March 10, 2010

Can You Legally Use H.264 for Professional Video?

In the context of the Flash - HTML5 controversy, Jan Ozer has been comparing the Ogg and h.264 codecs recently -- see Google Closes On2 acquision - Better check your wallet and Ogg, MPEG-LA and Submarine Patents -- and warns against the cost of encoding and storage for multiple codecs.

[Update: ReadWriteWeb summarizes some of Ozer's benchmarks in Does HTML5 Really Beat Flash? The Surprising Results of New Tests]

Now, Larry Jordan and Philip Hodgetts have dealt with a related issue -- Can You Legally Use H.264 for Professional Video?

You can listen to their discussion on Digital Production Buzz, of March 4 2010, plus Larry has provided a summary on his blog:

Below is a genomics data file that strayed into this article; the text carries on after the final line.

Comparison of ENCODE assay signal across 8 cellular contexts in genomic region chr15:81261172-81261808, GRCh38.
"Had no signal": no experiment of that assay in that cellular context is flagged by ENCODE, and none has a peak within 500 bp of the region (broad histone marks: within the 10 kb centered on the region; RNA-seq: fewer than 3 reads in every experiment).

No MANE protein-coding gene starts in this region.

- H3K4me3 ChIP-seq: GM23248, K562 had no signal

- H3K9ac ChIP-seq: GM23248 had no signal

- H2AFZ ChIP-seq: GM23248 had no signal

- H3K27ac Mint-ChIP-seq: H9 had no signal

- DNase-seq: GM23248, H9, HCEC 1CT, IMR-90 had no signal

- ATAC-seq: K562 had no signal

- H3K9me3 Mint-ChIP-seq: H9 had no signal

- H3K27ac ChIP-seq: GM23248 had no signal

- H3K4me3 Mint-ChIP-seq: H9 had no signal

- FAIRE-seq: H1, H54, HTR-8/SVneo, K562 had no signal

"Note: This is not legal advice - for that, see your lawyer. However, this is our understanding of the problem, with a link to learn more. A license fee for H.264 use is probably required for professional use if ALL the following conditions are all met:

1. The video program must be encoded using the H.264 codec. (Other codecs are not covered by this license agreement.)

2. You sell the program. (If no money changes hands, no license fee is required.)

3. The program is sold to the ultimate end user. (If you are compressing files for use by someone else, say, digital dailies, no license fee is due.)

4. These programs must be in excess of 12 minutes. (Shorter programs do not require a license fee.)

If required, the license fee is very small: $0.02 per disc sold or about 2% of gross revenue, whichever is smaller."


Anonymous said...

Who wants to use h264 professionally ? It has an incredibly irritating gamma bug that mess up your visuals. Until Apple address this problem- no one should use h264. (unless for dailies)

Anonymous said...

Or maybe outside of QuickTime and Apple!